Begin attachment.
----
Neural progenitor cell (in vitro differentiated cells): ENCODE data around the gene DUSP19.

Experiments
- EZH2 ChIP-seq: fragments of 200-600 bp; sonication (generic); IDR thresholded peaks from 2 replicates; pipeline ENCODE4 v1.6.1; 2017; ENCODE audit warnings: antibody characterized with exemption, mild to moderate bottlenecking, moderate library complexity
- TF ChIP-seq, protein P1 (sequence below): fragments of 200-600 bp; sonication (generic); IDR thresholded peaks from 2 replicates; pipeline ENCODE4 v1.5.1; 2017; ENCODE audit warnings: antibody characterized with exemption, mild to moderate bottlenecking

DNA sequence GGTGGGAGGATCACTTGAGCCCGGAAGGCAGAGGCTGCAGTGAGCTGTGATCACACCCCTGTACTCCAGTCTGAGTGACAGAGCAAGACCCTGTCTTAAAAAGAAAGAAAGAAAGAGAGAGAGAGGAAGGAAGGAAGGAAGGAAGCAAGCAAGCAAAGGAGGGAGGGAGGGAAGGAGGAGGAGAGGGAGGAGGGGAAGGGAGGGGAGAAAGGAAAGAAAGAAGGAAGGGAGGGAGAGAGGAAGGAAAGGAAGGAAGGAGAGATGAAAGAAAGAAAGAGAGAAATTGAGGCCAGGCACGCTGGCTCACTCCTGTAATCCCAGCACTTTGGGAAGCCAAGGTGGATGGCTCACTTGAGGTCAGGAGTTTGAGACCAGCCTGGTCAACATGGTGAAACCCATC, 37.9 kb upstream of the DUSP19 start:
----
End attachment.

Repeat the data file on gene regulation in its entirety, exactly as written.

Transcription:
Neural progenitor cell (in vitro differentiated cells): ENCODE data around the gene DUSP19.

Experiments
- EZH2 ChIP-seq: fragments of 200-600 bp; sonication (generic); IDR thresholded peaks from 2 replicates; pipeline ENCODE4 v1.6.1; 2017; ENCODE audit warnings: antibody characterized with exemption, mild to moderate bottlenecking, moderate library complexity
- TF ChIP-seq, protein P1 (sequence below): fragments of 200-600 bp; sonication (generic); IDR thresholded peaks from 2 replicates; pipeline ENCODE4 v1.5.1; 2017; ENCODE audit warnings: antibody characterized with exemption, mild to moderate bottlenecking

DNA sequence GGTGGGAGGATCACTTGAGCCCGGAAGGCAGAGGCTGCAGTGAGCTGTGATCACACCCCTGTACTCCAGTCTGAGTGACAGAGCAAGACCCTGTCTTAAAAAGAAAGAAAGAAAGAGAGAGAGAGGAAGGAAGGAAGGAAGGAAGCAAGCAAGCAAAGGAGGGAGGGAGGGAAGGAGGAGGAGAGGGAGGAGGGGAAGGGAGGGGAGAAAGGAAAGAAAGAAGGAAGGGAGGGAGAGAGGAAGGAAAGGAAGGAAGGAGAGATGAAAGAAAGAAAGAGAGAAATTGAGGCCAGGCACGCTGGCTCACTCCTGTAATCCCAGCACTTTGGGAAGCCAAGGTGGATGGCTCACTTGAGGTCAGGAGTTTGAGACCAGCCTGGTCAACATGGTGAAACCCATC, 37.9 kb upstream of the DUSP19 start: